As this anger grows, protests against covid measures have become increasingly common. But even this weekend's demonstrations are unusual in this new normal, both in their number and in the outspokenness of their criticism of the government and President Xi Jinping .
Taking to the streets en masse with hundreds of people calling for President Xi's resignation was thought unthinkable not long ago.
But after a recent dramatic protest on a Beijing bridge that shocked many, a precedent seems to have been set for the expression of more open and sharp dissent.
Others have also chosen to wave the Chinese flag and sing the national anthem, whose lyrics uphold revolutionary ideals and urge the people to “rise up, rise up.”
It's a show of patriotism that could also be read as an expression of solidarity with fellow Chinese who are suffering under Xi's zero covid policy, and a call to action.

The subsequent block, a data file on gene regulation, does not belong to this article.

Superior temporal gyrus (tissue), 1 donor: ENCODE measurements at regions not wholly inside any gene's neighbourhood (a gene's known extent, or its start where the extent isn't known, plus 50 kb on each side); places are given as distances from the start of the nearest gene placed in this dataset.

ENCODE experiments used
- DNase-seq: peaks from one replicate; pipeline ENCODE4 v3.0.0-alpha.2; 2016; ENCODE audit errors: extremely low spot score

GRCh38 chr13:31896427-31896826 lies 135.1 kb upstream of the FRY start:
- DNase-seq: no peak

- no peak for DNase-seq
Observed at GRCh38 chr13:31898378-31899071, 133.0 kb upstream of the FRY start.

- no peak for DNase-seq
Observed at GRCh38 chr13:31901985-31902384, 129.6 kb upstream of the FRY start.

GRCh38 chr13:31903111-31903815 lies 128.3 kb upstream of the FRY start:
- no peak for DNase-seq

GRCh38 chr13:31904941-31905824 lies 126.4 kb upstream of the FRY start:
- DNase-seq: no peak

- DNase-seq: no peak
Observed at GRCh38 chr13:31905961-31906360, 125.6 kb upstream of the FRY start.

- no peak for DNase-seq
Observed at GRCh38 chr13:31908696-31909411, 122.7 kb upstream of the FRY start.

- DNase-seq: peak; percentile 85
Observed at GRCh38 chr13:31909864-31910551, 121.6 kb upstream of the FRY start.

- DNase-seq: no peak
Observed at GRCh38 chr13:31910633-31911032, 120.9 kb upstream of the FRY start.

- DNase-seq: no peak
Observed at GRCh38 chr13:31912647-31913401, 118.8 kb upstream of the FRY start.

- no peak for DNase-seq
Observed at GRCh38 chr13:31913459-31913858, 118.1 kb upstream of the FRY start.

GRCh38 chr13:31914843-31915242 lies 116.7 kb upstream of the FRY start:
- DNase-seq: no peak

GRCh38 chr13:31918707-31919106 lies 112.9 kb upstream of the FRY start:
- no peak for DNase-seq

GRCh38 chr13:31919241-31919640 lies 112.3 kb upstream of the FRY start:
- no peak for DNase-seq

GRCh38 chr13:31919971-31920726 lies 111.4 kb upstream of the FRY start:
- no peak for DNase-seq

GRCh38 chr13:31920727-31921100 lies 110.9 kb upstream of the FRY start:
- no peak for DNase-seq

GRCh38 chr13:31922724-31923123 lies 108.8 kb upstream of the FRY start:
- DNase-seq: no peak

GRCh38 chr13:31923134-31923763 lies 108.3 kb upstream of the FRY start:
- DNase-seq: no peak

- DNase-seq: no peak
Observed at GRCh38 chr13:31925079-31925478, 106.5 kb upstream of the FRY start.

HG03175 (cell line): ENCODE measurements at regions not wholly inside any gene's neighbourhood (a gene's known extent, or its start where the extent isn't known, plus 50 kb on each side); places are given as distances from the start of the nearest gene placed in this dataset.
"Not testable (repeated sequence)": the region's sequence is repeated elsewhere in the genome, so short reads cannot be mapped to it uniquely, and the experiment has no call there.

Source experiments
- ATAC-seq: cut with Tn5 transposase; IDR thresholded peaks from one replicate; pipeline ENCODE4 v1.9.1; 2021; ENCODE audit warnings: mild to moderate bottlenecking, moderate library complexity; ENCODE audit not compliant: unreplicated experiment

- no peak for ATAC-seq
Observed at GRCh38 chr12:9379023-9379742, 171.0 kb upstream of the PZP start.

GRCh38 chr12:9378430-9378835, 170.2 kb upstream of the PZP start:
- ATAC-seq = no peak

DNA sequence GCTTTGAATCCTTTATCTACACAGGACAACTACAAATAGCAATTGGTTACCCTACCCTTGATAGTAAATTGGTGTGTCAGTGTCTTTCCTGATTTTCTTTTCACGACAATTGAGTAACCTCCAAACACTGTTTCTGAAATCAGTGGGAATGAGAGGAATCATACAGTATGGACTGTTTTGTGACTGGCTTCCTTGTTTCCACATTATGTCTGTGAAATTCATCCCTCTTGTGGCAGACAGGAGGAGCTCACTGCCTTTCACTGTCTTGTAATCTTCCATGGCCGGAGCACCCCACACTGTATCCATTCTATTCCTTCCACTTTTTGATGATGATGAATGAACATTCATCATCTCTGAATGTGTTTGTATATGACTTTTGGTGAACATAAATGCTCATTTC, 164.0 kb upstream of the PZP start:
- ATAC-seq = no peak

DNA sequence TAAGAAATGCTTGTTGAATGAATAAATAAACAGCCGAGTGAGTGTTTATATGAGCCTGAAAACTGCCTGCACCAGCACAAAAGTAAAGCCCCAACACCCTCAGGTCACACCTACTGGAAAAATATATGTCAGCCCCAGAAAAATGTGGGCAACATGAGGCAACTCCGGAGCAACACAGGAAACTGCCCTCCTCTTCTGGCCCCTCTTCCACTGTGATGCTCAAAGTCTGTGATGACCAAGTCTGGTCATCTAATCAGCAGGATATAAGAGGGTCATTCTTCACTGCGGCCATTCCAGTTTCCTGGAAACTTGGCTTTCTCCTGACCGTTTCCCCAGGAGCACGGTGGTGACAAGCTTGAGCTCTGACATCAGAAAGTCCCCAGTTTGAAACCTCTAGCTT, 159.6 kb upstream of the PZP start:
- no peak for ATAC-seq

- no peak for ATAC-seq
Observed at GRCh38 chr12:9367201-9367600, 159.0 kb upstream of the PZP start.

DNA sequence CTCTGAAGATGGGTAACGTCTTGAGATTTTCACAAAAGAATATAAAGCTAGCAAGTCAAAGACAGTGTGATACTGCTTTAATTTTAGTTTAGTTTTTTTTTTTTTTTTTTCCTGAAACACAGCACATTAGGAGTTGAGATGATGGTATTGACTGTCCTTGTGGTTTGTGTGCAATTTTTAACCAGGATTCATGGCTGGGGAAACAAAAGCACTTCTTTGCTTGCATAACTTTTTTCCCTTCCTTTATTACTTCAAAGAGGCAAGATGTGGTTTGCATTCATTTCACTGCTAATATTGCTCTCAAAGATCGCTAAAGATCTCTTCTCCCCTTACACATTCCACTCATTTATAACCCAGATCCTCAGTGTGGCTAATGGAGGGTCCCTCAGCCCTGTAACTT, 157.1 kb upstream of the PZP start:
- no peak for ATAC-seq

The protests are the latest in a sped-up series of demonstrations against China's Covid-zero measures that have also grown increasingly bold in their criticism of the government and President Xi.
The zero covid strategy is the latest such policy among the world's major economies and is due in part to China's relatively low vaccination levels and effort to protect the elderly.
Last-minute lockdowns have sparked anger across the country, and broader covid restrictions have sparked recent violent protests from Zhengzhou to Guangzhou.
Despite the strict measures, China's caseload this week hit all- time highs since the pandemic began.